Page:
Yellow Tail, the Australian wine brand that consumers love and that wine critics love to hate, launched a new ad campaign this fall. The creator of the TV commercials for the campaign, featuring hip and with-it young people, says the ads reinforce the idea that Yellow Tail is for “people who are unpretentious and fun-loving.”

What struck the Wine Curmudgeon about the Yellow Tail ad is not its efficacy, but how wine advertising has stuck to the same theme for decades and decades and decades — that the best way to convince Americans to drink wine is to show hip and with-it young people drinking wine.

Don’t believe me? Then check out this Mateus Rose commercial from 1971 (courtesy of robatsea at YouTube). Save for the white pants and the 20th century production values, there isn’t much difference in approach. Whether that’s good or bad is for you to decide.

Wine review: Wakefield Promised Land 2008

Yellow Tail has skewed the public's perception of not just expensive Australian wine, but all Australian wine. The high-end producers lament that no one knows the Aussies make wine that doesn't cost $7 a bottle, while the popularly-priced producers (as they prefer to be called) must compete strictly on price. Against Yellow Tail, quality doesn't seem to matter as much.

Which is too bad, because there is an entire range of cheap Australian wines, mostly red blends, that are worth tasting. This is something that the Wine Curmudgeon keeps meaning to write about, but never seems to get around to. So consider this review a step in that direction.

Blending shiraz with cabernet sauvignon seems to make these kinds of wines more interesting than their single varietal counterparts. At least that's the case for the Promised Land ($12, sample). I was more than pleasantly surprised; this had lots of bright red fruit, a little zingy acid, and even some tannins (the last two of which are usually absent from a Yellow Tail-style wine). This is a food wine, and don't overlook it for a Father's Day cook-in — burgers, pizza, and barbecue.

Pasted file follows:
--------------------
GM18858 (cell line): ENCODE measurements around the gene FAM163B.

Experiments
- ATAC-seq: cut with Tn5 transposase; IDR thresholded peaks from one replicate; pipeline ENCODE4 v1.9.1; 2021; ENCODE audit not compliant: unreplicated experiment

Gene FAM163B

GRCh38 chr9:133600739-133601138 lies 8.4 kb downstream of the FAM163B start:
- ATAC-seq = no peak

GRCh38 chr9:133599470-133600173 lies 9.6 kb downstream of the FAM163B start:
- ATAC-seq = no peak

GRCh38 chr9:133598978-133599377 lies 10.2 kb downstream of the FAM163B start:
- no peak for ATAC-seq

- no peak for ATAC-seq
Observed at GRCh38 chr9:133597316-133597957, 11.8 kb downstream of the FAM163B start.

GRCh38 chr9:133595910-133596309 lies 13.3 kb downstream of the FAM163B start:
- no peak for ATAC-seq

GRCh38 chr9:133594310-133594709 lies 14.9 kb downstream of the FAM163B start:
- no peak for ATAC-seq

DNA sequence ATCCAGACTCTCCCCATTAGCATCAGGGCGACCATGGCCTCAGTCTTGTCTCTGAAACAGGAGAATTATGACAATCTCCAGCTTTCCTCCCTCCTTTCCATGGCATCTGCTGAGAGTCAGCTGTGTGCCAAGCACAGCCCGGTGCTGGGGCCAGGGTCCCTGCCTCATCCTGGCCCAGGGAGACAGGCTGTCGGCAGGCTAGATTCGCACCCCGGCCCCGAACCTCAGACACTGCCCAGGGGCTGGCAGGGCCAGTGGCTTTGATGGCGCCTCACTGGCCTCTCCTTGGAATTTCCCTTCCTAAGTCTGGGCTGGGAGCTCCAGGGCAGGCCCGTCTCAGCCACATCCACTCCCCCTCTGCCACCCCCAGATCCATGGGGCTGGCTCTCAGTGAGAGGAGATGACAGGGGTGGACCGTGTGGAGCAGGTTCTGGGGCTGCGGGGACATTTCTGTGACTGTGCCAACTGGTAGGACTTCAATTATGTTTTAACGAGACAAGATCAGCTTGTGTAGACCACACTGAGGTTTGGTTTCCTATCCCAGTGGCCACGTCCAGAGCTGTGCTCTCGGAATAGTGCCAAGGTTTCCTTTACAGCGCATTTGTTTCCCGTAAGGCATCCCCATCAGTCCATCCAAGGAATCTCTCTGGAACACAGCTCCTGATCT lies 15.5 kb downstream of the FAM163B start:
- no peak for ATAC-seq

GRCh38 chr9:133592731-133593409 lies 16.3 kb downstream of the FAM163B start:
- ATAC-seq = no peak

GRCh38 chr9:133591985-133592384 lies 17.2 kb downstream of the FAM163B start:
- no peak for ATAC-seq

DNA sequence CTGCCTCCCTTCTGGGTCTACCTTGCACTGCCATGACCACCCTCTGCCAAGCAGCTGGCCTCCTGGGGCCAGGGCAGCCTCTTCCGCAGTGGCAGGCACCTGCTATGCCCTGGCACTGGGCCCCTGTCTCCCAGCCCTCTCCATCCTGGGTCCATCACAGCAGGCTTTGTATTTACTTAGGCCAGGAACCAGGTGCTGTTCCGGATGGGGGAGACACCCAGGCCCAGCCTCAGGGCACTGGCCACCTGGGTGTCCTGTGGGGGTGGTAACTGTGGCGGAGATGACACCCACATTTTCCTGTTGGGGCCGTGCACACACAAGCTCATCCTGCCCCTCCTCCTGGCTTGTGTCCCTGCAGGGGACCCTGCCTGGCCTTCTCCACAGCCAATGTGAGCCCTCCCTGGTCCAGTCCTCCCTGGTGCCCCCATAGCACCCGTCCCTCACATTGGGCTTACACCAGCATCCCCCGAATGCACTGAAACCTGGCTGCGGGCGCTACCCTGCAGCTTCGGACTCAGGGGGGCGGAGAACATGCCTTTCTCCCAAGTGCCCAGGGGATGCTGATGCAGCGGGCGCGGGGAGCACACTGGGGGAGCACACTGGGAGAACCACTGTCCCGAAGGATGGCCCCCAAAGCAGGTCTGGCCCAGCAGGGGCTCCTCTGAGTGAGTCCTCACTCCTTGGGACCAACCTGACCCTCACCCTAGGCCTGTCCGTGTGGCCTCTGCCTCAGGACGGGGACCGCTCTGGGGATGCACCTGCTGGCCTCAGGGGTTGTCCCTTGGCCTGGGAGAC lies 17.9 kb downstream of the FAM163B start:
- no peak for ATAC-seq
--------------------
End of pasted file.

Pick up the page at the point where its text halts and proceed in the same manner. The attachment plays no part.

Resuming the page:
Winebits 169: Fetzer sale, Yellow Tail lawsuit, women and wine lists

? Chilean winery buys Fetzer: Concha y Toro, a Chilean producer whose products range from grocery store wine to the the pricey stuff, will buy Fetzer Vineyards from Brown-Forman, best known for booze brands like Jack Daniels and Southern Comfort. Brown-Forman will get $238 million for Fetzer and a couple of other wine labels as it flees as quickly as it can from the wine business. The Louisville-based drinks giant is yet another multi-national that saw that wine was a little more difficult to manage than it thought, following Constellation and Diageo. At least Brown-Forman was moderately successful with Fetzer, where sales increased from 2 million to 3 million case in the 20 years that it owned the brand. And it apparently turned a profit on the sale, which is more than Constellation did when it sold its Australian brands.

? What's a kangaroo? Depends on who you ask. The Wall Street Journal reports that the company that owns Australian wine behemoth Yellow Tail is suing U.S. wine behemoth The Wine Group over the animal on the latter's Little Roo wines. Yellow Tail says the kangaroo on the Little Roo label looks too much like the wallaby on the Yellow Tail label, and is suing The Wine Group in federal court for trademark infringement. As noted elsewhere on the blog, does anyone really care about this stuff except the high pockets lawyers who are paying for their second homes with these lawsuits?

? Treat women better, please: This, from Lauren Shockey, a restaurant critic at the legendary Village Voice: "[S]everal recent dinners have irked me enough to rant about the way I'm treated when it comes to ordering wine. In short, sommeliers and waiters think that just because I'm a young woman, I'm incapable or don't possess enough knowledge to a) navigate a wine list b) order the wine and c) taste the wine. Which is downright insulting." And Shockey is absolutely correct. Too many waiters and sommeliers treat young women this way, which does seem kind of odd since women buy more wine than men. But, if it makes Shockey feel any better, too many of them treat the Wine Curmudgeon as if he is incapable of ordering wine, as well. I think this has as much to do with the general lack of wine skill that most restaurants expect from their employees.